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Appeals court rules Title VII covers sexual orientation

Appeals court rules Title VII covers sexual orientation

In a long-awaited major ruling, the 2nd U.S. Circuit Court of Appeals in New York held in an en banc ruling Monday that Title VII of the Civil Rights Act of 1964 prohibits discrimination based on sexual orientation.

The 10-3 en banc ruling by the 2nd Circuit in Melissa Zarda et al. v. Altitude Express, which further intensifies an existing circuit split on the issue, enhances the chances of an eventual U.S. Supreme Court consideration of the issue.

“Sexual orientation discrimination constitutes a form of discrimination ‘because if sex,’ in violation of Title VII” and overturns previous 2nd Circuit rulings, says the majority opinion in the case, in overturning a lower court ruling and remanding the case for further proceedings.

The case involves Donald Zarda, a gay skydiver, who sued his former employer, Calverton, New York-based Altitude Express Inc., alleging he was fired from his job as a skydiving instructor because of his sexual orientation.

Mr. Zarda later died in a skydiving accident, but his estate’s executors have been substituted as plaintiffs in the case.

A three-judge panel of the 2nd Circuit appeals court said in April it did not have the authority to overturn circuit court precedent on the issue, but the appeals court then agreed to hear the case en banc in May.

In March, in Anonymous, Matthew Christiansen v. Unicom Group et al., a three-judge 2nd Circuit panel Circuit ruled in gay plaintiff’s favor, but on the basis of gender stereotyping discrimination, not because of sexual orientation. The appeals court has also agreed to reconsider that case en banc.

In April, the 7th U.S. Circuit Court of Appeals in Chicago also held in Kimberly Hively v. Ivey Tech Community College that sexual orientation is protected under Title VII, in a case filed by a lesbian college instructor.

But these rulings conflict with a March 2017 2-1 ruling by the 11th U.S. Circuit Court of Appeals in Atlanta in Jameka K. Evans v. Georgia Regional Hospital, which held that Title VII does not cover sexual orientation.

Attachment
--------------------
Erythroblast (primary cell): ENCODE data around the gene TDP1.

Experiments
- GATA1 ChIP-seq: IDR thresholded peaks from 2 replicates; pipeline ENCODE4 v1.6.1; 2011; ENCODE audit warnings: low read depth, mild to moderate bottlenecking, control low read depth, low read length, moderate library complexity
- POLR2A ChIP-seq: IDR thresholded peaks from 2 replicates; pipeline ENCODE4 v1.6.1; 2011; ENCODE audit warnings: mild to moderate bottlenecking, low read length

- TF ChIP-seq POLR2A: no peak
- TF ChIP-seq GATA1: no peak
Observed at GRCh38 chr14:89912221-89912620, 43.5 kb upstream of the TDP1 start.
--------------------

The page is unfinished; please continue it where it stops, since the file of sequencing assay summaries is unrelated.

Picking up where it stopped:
That lawsuit was filed by a lesbian security guard, who charged she was denied equal pay or work, harassed and physically assaulted or battered while at her job at Georgia Regional Hospital in Savannah.

In Monday’s ruling in the New York case, the majority opinion said based on precedent, there is no justification for a categorical rule excluding sexual orientation claims under Title VII.

“Title VII’s prohibition in sex discrimination applies to any practice in which sex is a motivating factor,” concludes the ruling.

It is a “subset of sex discrimination because sexual orientation is defined by one’s sex in relation to the sex of those to whom one is attracted, making it impossible for an employer to discriminate on the basis of sexual orientation without taking sex into account,” the ruling states.

“Sexual orientation is also based on assumptions or stereotypes about how members of a particular gender should be, including to whom they should be attracted.

“Finally, sexual orientation discrimination is associational discrimination because an adverse employment action that is motivated by the employer’s opposition to association between members of particular sexes discriminates against an employee on the basis of sex.

“Each of these three perspectives is sufficient to support this Court’s conclusion and together they amply demonstrate that sexual orientation discrimination is a form of sex discrimination,” said the opinion.

“Although sexual orientation is ‘assuredly not the principal evil that Congress was concerned with when it enacted Title VII,’” said the ruling, in quoting a U.S. Supreme Court ruling, “statutory prohibitions often go beyond the principal evil to cover reasonably comparable evils.”

In addition to the majority ruling, there were three concurring opinions and two dissenting opinions. One of the dissenting opinions said, “I cannot conclude…as the majority does, that sexual orientation discrimination is a ‘subset’ of sexual discrimination...and is therefore included among the prohibited grounds of workplace discrimination listed in Title VII.”

Defense attorney Mark T. Phillis, a shareholder with Littler Mendelson P.C. in Pittsburgh, said one of the case’s unusual aspects of this case is conflicting amicus briefs submitted by the federal government.

The U.S. Equal Employment Opportunity Commission argued Title VII covers sexual orientation, while the U.S. Justice Department argued against it. There is now a “question of whether the defense in this case decides to appeal this case to the Supreme Court,” said Mr. Phillis.

He said the ruling does increase the likelihood of the Supreme Court considering the issue, although it is unclear whether it will wait until there is another en banc ruling that disagrees with the 2nd and 7th Circuit rulings. The 11th Circuit had declined to reconsider the issue en banc in the Evans case.

More immediately, he said, the 2nd Circuit ruling is likely to be cited in various cases on the issue that are now before U.S. District Courts, said Mr. Phillis.







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